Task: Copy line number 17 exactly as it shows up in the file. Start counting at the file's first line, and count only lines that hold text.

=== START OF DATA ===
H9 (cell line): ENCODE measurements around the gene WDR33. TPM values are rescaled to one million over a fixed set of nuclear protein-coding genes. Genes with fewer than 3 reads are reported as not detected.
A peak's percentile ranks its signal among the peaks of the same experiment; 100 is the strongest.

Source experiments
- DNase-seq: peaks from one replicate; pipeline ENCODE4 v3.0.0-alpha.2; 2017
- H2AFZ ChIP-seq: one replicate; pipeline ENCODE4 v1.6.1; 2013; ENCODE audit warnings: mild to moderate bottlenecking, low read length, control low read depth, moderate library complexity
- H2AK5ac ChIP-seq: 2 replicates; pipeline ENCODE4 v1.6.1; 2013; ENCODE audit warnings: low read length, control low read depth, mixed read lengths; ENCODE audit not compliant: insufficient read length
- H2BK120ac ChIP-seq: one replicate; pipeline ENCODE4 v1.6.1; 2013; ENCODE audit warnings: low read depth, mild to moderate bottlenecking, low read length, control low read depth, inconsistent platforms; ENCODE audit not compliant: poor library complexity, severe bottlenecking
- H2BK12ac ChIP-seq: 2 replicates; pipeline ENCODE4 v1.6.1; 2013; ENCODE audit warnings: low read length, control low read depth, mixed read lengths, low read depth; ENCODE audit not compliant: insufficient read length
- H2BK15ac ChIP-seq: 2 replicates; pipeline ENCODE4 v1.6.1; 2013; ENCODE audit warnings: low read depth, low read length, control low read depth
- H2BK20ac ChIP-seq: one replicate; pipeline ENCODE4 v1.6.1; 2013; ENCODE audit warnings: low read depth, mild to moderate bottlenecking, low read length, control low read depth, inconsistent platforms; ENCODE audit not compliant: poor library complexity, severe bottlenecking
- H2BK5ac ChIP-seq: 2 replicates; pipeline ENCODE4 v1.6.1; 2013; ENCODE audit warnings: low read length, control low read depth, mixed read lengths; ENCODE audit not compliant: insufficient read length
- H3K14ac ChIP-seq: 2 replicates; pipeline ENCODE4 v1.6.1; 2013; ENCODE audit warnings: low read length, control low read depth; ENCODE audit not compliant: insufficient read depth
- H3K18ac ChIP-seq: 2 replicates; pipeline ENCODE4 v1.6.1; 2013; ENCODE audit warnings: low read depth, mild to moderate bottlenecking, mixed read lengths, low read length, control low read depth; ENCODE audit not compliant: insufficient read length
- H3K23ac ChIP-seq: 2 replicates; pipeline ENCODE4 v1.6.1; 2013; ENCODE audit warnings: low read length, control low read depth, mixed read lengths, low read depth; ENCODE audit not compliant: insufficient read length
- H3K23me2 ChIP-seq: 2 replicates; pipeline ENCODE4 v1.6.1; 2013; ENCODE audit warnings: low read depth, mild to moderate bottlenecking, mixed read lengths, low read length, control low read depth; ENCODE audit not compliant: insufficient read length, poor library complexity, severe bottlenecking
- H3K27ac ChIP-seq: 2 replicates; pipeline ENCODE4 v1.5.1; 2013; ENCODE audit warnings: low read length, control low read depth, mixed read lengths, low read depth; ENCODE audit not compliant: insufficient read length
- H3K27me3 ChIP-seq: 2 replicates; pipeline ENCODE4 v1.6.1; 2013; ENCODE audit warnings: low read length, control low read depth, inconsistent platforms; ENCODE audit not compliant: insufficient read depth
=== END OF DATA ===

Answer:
- H3K27me3 ChIP-seq: 2 replicates; pipeline ENCODE4 v1.6.1; 2013; ENCODE audit warnings: low read length, control low read depth, inconsistent platforms; ENCODE audit not compliant: insufficient read depth